Regulations are often regarded as a roadblock rather than a motivating stimulus. However, given the unprecedented and still untapped power of AI, regulation is imperative to ensure continued AI evolution without disastrous consequences to critical data, systems, services and infrastructure. Without adequate regulation, it may not be long before it becomes extremely difficult, if not impossible, for organizations to maintain agile software delivery while successfully coping with AI-related issues.
As I’ve noted in my previous blog post, it is important to implement security-for AI, including AI-related restrictions. Granted, it is neither trivial to establish them, nor determine how they should apply to AI technology, its provider, or the organization that leverages such technologies. Nevertheless, to reap the benefits of AI without sacrificing application security, it’s crucial to consider viable approaches to obviate, or at least restrict the damage AI technology can cause. Coping with the potential risks stemming from unbridled use of AI technologies may warrant a radically new approach to application security tooling, processes and practices.
That is not to say that implementing AI-related regulations and guidelines would be easy, or merely an extension of what is currently in place. In fact, it is questionable whether regulation alone is sufficient to help organizations address some of the challenges posed by AI. The industry already struggles to establish whether a given piece of software features code that was generated using AI. It may also be challenging to predict the expected outcome of AI usage, or comfortably establish whether such a usage results in the expected behavior. There are numerous aspects that regulation may be less likely to address, but it just might be able to set an important security bar for critical systems, which is subject to regulatory compliance and may impose restrictions that can obviate or mitigate security pitfalls more likely to emerge otherwise.
As opposed to regulations that often take a while to gain traction or acceptance, AI has been exhibiting an incredibly rapid evolution during the past couple of years. Keeping pace with technology is de rigueur for technology organizations in the contemporary business world, but there is arguably no precedent to the sky-rocketing interest evidenced lately for AI technology. Nevertheless, AI’s risks demand that responsible steps be taken to avoid serious security consequences. Governments are already devising AI-related cybersecurity strategies as they acknowledge these risks and threats that can emerge from AI’s rapid technological evolution. In short, regulation should not be treated as a “nice to have” option. It’s a “must-have.”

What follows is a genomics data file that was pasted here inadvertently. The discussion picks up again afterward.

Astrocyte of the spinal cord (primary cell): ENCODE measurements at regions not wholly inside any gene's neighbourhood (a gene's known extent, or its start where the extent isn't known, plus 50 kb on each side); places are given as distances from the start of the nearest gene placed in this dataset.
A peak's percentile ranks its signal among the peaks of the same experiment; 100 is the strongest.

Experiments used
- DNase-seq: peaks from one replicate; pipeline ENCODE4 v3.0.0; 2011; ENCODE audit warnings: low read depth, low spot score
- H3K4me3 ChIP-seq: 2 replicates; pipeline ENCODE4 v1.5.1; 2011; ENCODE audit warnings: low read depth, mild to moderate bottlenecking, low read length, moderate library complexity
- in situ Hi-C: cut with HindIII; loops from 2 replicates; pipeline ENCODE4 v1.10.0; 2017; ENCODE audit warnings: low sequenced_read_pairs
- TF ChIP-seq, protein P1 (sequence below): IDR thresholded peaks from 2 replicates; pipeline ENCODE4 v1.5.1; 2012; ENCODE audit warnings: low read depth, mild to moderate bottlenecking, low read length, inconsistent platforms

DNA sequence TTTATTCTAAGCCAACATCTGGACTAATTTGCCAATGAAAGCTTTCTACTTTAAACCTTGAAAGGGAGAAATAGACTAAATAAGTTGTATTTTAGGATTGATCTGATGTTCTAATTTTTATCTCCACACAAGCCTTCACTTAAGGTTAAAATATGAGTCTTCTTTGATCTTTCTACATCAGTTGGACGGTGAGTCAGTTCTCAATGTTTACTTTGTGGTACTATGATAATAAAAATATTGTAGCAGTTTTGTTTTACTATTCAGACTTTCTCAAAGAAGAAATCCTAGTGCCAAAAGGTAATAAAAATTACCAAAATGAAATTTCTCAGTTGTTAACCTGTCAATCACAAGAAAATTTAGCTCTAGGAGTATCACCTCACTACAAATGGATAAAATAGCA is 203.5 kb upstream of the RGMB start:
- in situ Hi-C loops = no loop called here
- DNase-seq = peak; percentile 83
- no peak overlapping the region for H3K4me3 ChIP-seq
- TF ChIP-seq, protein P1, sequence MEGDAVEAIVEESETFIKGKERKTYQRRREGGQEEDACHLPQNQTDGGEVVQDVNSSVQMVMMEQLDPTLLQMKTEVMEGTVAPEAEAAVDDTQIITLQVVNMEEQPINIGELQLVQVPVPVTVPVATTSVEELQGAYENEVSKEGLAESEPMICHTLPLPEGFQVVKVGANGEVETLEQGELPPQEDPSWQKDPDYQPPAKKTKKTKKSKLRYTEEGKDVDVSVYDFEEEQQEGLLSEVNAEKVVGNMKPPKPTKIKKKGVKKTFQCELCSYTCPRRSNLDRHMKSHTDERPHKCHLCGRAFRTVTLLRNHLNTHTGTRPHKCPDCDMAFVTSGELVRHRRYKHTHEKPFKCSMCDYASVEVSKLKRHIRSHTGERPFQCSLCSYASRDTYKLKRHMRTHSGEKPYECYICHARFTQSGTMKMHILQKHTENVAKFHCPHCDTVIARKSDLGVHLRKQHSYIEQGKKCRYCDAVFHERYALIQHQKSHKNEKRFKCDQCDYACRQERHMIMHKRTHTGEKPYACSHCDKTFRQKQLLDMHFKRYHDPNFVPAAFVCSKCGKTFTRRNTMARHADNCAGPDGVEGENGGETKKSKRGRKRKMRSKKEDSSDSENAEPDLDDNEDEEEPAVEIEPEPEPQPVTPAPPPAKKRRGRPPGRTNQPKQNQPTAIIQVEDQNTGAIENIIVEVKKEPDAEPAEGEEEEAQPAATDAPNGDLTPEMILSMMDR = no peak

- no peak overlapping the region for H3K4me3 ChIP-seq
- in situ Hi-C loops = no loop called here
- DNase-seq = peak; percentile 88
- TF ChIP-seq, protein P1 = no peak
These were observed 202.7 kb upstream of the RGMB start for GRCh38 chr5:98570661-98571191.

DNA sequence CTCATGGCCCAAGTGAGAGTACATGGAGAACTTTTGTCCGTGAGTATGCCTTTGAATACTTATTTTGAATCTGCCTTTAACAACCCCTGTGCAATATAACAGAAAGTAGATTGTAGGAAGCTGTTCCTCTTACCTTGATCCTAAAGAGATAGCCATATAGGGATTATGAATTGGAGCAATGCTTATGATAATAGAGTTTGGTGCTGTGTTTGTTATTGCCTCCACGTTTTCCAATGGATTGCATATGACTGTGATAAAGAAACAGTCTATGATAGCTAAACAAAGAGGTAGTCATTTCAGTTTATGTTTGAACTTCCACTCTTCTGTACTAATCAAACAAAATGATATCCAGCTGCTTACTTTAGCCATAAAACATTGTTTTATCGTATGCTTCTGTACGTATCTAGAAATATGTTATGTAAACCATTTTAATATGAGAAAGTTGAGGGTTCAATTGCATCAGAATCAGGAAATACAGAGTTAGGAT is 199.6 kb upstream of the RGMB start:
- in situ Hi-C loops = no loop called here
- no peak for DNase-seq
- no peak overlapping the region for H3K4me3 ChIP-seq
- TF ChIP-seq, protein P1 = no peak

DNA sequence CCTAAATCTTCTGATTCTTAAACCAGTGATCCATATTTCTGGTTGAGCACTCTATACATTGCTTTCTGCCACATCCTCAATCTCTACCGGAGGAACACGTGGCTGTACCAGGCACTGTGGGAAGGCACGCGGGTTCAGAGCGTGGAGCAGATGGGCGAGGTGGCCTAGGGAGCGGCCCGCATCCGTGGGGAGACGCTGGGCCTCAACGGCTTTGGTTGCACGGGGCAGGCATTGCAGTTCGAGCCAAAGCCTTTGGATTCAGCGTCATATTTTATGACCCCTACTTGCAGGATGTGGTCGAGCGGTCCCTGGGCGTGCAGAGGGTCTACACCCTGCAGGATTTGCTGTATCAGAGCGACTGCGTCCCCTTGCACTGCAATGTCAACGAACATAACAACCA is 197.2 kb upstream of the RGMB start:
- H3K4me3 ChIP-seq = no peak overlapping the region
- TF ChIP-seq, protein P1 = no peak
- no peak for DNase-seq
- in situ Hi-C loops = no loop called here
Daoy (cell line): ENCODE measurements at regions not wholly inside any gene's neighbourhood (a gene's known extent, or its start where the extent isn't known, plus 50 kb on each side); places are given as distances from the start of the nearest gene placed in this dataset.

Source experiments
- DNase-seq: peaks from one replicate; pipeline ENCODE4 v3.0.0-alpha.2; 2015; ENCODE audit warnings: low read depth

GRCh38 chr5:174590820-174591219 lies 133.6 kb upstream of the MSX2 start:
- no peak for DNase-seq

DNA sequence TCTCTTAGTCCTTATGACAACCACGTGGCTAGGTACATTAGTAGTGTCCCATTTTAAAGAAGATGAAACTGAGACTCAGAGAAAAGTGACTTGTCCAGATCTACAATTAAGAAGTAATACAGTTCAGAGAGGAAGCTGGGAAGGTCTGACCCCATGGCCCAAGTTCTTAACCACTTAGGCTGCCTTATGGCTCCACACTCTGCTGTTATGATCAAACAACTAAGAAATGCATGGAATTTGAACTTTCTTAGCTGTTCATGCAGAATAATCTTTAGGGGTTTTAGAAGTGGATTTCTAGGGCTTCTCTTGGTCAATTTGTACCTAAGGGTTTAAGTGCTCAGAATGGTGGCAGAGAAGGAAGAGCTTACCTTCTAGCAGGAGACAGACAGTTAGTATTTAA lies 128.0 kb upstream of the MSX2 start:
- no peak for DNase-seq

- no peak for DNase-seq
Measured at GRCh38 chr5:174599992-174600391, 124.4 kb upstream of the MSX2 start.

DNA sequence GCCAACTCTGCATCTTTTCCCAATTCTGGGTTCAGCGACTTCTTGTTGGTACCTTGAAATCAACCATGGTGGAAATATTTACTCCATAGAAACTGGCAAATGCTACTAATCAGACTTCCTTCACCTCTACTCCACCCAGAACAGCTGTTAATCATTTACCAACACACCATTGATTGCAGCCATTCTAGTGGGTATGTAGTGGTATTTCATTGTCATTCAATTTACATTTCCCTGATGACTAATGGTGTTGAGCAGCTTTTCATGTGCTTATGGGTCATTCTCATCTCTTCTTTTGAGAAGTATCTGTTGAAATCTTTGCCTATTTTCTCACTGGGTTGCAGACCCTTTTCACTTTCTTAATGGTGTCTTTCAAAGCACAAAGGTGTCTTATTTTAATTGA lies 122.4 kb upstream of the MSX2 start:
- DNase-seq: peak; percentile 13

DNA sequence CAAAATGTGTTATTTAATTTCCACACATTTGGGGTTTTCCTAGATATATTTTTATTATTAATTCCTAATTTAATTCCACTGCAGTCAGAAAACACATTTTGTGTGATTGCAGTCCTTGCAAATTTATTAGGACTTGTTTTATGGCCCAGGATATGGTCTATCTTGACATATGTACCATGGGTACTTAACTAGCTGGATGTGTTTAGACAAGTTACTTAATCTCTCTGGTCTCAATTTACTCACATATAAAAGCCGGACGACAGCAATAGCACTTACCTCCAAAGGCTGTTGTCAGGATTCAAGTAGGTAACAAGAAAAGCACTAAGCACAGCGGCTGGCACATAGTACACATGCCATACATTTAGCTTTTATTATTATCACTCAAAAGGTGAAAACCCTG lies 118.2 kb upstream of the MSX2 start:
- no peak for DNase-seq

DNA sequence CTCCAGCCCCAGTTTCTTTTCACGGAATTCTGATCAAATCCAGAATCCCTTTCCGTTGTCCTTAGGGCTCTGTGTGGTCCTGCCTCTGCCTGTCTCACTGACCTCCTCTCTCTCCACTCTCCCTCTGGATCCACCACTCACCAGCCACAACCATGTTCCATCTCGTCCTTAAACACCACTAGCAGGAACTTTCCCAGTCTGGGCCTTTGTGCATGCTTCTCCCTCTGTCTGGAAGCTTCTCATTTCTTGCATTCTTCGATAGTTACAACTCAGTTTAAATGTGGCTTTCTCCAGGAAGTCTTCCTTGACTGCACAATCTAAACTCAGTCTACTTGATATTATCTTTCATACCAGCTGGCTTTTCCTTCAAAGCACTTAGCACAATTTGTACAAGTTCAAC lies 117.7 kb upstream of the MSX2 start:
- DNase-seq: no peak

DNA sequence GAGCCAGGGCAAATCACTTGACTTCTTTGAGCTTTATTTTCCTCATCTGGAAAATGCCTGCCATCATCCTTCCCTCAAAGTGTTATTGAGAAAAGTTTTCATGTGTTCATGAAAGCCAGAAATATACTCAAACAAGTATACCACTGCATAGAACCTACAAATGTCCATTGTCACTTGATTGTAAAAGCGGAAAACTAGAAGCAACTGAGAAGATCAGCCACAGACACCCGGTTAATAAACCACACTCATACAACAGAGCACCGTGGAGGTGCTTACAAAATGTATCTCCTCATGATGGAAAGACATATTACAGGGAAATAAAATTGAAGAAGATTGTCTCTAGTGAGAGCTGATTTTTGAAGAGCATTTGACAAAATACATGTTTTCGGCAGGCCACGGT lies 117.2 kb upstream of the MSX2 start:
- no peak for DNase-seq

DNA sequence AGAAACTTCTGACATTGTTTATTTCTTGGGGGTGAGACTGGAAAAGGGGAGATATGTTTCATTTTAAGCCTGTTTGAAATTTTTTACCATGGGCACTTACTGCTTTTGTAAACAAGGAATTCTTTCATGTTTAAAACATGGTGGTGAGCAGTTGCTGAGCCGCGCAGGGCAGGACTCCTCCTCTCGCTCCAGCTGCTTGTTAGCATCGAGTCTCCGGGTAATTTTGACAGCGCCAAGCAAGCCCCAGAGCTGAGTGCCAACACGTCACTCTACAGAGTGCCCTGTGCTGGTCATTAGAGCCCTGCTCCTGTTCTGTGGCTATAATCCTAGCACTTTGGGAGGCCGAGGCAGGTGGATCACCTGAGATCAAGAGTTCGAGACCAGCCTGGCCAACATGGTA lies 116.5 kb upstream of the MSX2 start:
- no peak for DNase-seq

AI may represent the most powerful opportunity ever to enable developers to produce software code at unprecedented speed and efficiency, but such power has security repercussions that must be taken into account. The remarkable rise of AI technology has unfortunately not been matched by application security readiness, and it might take time before AI-powered solutions will be less susceptible to AI-related risks. With AI increasingly gaining a stronger foothold in software development, it has become crucial to expedite regulation efforts.
It is also important to note the pronounced effect AI has on open source software, which raises serious questions concerning the implications of future open-source software. While arguably shattering various assumptions associated with open source software development such as authorship and licensing classification, etc.), AI could ultimately encourage increased collaboration and software sharing, fertile ground for open source software.
We are witnessing the inception of AI-powered application development. As the industry anticipates the extent to which AI will change the landscape in which application security operates, we must not be complacent about our ability to predict its outcomes. It would be irresponsible to underestimate the pace and magnitude of AI’s impact, and it’s a challenge that we must be ready to tackle.